We can’t move for boxes now. I’ve packed up most of the kitchen utensils so I don’t know how we’re going to eat over the next few days. Still washing clothes, towels and bad linen and hoping it will all be dry enough to pack.
Sod the packing. A poem for the dverse prompt about metaphor. I have a feeling I always do this, so I’m maybe missing the point. Here it is anyway.
And could I make this more than it is,
the vibrant light of morning,
rising to where the clouds cluster in gaudy flocks,
and the falling evening ocean,
bathing grass in pink and gold,
flecked with roistering homing birds?
Nothing I can say or do will change the quality of light,
the sky, a basking sea lit by coral stars its deep dark bed,
the trees that wave wild unkempt hair in the wind,
and in the dappling shadows,
the rust red, white scut flash of hart and hare.
You will always be the anchor in this wild sea,
the mirror, delicate as the clean washed strand,
and make me more than I could ever be alone.
A story break. I didn’t have time to do Sue Vincent’s photo prompt last week or was it the week before? But it’s a good picture, so I’ve had a go now.
Most people peered through the round hole and saw the fields at the other side of the rock, the grass rippling and the far trees swaying in the breeze. But some people saw something else. Some people are gifted with the sight, or perhaps cursed is the better word. A few recognize this gift from an early age and stay away from the places that show them the otherworld. Most only realize when it it is too late.
He had no idea that he was anything but a very ordinary man, living a very ordinary life. True, he loved walking and running and would often sleep out beneath the stars with only a sleeping bag and his dog for company. He was never happier than when he was up in the hills with only the sound of the larks and the wind in the trees. Often, his running took him up to Balor’s Eye, and he would climb to the top of the rock and look down on three counties at once.
If he had a foreboding, he ignored it. If he was drawn to Balor’s Eye at the summer solstice, he did nothing to fight it. As the sun sank to the rim of the hills on that longest day, as its long rays fell through the round hole that was called Balor’s eye, he peered through, as hundreds, perhaps thousands had done before him, and he saw a bloody battlefield.
There were no slanting golden rays, but an ocean of red blood and fire. There were no larks singing, but men screaming. He tried to back away, but a face in the anonymous heaving, bleeding crowd turned and a voice called his name. His name?
The voice called from two thousand years away, yet he heard it clear, and he knew it for his own. His knuckles clutched the rim of the eye, but something stronger than the familiarity and ordinariness of the peaceful fields gripped him. The otherworld was calling its own; and he had a part to play.
Lugh! Come quick!
He was an ordinary man with the heavy muscles of an athlete, and the walking stick in his hand was a long spear. With a gasp, that was both regret and excitement, he leapt through the round hole, the eye of the giant Balor that looked out onto the otherworld, and the red battle enveloped him in flames and blood.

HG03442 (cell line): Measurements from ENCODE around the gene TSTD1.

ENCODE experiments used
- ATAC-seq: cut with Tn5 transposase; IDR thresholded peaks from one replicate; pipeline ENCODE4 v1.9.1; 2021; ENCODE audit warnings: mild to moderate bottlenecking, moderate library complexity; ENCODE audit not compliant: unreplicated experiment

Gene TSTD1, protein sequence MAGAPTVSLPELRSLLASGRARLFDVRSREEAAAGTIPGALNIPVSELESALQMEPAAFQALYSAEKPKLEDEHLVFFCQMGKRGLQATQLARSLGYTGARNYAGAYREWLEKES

Before the eye could find him, he span about and cast the spear, the long spear no other man could wield, and it passed through Balor’s eye. The rock, the giant, the mass of man and mountain roared one last curse, belched one last gout of flame, and fell dead. Lugh, the extraordinary man was carried, a hero from the red field. He cast a last, puzzled glance back at the tumble of smoking rock, but already the memory of the peaceful, lark-singing field was fading.
A morning of enforced idleness. Too many people coming round to fill boxes. The usual Indian summer that starts at the beginning of September and lasts well into October just hasn’t materialised. Rain, rain, rain is all we get.
This rather miserable poem is for the Secret Keeper’s prompt. Written in French with English adaptation.
SAD | WIND | HUG | MOOD | TAKE
Triste, ce temps, ce ciel de traîne d’un gris profond,
Soumis les arbres embracés par ce vent du nord,
Qui se tortillent en murmurant des mots de plainte.
Je laisse mes doigts effleurent la peau si lisse de soie liquide,
De mon lac perdu parmi les bâtiments indifférents,
Et le vent emporte ces larmes, ces rêves mal dessinés,
Dans un ciel de traîne, pleurer sur le dos solide de l’océan.
Sad, this changing sky of cloudy grey,
The trees that bend beneath the north wind’s grasp,
And murmur, as they bow, words of complaint.
My fingers trace the skin of liquid silk,
Of my lake lost among uncaring crowds,
Snatched by the wind, tears and unformed dreams
Fall from a changing sky onto the sea’s broad back.
We’re getting there. Another poem then a couple more boxes before bed. This one is for the dverse prompt, rain and its homonyms. And upbeat. Don’t ask me what it’s about—it’s upbeat, that’s all. If I had time, I’d find a blue horse painting to go with it.
It’s raining stars—
though we see only steel-grey water—
and the great sky horses plough their heavy wings
through torrents of molten fire,
and shake their manes at the dog star.
No bridle, no reins to guide and arrest,
no saddle and spurs to tame the beast,
the wild hunt with no hunters,
the race with no winner, no prize.
They hear only the clash of clouds,
dance among piercing spears of lightning
and the rain,
laughing, horse-splashing rivers,
that the last roses catch and dangle,
in the morning sun.
For Colleen’s Tanka Tuesday.
The voice of the stream
is the wind’s voice and the sky’s,
blackbird’s summer song.
I watch reflected clouds pass
in the river’s changing face.